In the meantime, what this means is that while an employer with, for example, 75 employees, may renew their Virginia based fully insured plan January 1, 2016 in large group, if they change carriers, the new carrier must place them in small group.

DC

Washington, DC is retaining a small employer definition of 50 or fewer. What this means is that the planned mandatory expansion of DC HealthLink into the 51+ employee space is suspended, indefinitely.

You can stay current with the latest ACA developments via our Health Reform Bulletin site.

You can reach me on zpace@cbiz.com or via Twitter. My collection of LinkedIn essays is located here. My Employee Benefit News articles are available here.

The Most Important ACA Number

By: Zack Pace, SVP, Benefits Consulting

When it comes to benefits management, the most important number for any small to mid-sized business to know is how many full-time employees + full-time equivalent employees it averaged in calendar year 2014.1 This solitary, unassuming number is the primary determining factor regarding:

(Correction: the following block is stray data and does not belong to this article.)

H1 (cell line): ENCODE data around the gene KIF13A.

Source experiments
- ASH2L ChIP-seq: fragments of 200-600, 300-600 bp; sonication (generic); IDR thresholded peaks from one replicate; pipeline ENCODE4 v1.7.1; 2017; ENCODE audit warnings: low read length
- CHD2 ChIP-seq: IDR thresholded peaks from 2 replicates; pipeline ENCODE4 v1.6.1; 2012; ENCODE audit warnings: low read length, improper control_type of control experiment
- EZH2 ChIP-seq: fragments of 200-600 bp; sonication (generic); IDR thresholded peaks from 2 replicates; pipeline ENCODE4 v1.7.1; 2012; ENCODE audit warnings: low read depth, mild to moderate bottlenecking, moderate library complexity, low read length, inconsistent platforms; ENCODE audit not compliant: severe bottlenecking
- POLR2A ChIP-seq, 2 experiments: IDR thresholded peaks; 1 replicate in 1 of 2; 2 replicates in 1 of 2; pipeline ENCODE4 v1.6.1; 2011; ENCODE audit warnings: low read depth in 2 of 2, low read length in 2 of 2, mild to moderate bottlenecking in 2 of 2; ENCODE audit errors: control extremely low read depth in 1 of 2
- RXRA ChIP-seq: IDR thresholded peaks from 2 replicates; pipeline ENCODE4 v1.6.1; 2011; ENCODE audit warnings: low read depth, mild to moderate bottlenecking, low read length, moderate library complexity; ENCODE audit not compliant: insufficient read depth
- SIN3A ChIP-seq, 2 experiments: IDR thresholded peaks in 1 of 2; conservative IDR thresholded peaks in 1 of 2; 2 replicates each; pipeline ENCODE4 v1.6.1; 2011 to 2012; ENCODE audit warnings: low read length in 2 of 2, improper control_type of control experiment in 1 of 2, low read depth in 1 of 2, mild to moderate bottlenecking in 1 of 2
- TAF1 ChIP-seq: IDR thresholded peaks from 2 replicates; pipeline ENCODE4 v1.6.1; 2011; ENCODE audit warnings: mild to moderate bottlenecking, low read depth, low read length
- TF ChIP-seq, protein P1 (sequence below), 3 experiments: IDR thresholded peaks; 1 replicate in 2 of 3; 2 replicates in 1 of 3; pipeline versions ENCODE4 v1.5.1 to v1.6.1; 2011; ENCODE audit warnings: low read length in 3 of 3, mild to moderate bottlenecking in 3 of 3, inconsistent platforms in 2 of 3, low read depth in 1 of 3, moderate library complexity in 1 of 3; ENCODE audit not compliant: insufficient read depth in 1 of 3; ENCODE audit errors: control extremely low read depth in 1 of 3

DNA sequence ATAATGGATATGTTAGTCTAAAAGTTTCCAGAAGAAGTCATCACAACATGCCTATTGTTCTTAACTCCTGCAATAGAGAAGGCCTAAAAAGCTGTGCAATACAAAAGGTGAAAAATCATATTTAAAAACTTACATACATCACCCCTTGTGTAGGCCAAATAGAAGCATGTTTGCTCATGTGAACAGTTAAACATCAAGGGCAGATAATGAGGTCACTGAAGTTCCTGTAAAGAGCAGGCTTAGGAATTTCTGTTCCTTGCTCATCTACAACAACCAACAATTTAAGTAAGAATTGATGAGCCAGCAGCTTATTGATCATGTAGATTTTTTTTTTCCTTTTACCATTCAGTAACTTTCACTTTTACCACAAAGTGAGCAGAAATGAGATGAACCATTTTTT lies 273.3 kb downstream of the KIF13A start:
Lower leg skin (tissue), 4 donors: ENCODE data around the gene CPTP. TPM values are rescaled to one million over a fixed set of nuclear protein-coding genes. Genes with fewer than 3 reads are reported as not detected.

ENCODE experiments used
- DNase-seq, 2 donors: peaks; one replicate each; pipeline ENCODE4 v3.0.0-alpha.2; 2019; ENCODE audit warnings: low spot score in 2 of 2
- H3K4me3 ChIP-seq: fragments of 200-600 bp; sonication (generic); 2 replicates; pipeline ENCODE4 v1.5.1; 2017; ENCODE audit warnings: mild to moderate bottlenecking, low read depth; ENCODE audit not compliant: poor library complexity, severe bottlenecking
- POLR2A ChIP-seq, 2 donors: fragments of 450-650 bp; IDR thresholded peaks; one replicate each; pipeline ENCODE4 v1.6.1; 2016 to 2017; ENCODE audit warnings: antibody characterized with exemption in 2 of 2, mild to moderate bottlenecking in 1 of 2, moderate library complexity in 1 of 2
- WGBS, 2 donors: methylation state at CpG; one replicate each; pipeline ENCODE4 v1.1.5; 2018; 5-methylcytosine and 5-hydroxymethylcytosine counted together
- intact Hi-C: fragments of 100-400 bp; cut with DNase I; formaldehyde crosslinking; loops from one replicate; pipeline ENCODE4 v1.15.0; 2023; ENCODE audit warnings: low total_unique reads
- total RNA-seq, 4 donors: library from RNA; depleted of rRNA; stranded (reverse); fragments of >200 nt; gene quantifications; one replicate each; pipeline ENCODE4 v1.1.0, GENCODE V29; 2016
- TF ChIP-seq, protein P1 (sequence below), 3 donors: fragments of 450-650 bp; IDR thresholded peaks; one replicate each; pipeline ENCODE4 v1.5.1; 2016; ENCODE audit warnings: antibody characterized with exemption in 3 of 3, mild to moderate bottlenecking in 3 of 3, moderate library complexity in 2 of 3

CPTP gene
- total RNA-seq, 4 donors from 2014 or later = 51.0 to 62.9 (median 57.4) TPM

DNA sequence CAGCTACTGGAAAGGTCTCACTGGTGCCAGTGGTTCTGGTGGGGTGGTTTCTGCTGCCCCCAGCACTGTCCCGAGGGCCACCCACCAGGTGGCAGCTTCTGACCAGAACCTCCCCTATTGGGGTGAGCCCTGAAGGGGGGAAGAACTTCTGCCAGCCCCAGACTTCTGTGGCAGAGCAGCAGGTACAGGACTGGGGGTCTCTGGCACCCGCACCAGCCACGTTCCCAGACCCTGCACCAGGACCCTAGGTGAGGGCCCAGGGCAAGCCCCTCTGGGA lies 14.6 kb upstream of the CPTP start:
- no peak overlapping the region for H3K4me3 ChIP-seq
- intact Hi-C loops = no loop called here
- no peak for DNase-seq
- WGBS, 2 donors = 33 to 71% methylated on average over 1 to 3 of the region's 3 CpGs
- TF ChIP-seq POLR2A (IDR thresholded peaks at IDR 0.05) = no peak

1. If the employer is subject to Affordable Care Act (ACA) employer shared responsibility for tax year 2015
  2. If the employer must file IRS Form 1095-C and 1094-C for tax year 2015 (AKA Affordable Care Act reporting)2
  3. For employers in most markets sponsoring fully insured medical plans, if their 2015 renewal is subject to the ACA fair health insurance premium rules (AKA age-banded rates)

Given the dramatic impact of this single number, it’s recommended that employers task their accountant with this calculation, review the resulting impact with their ERISA attorney and benefits advisor, and make proper adjustments

However, given all of the regulatory and market pressures on small to mid-sized businesses, what I’m discovering is that this calculation is often not making it to an accountant’s desk. Employers are often calculating this figure internally or simply estimating it.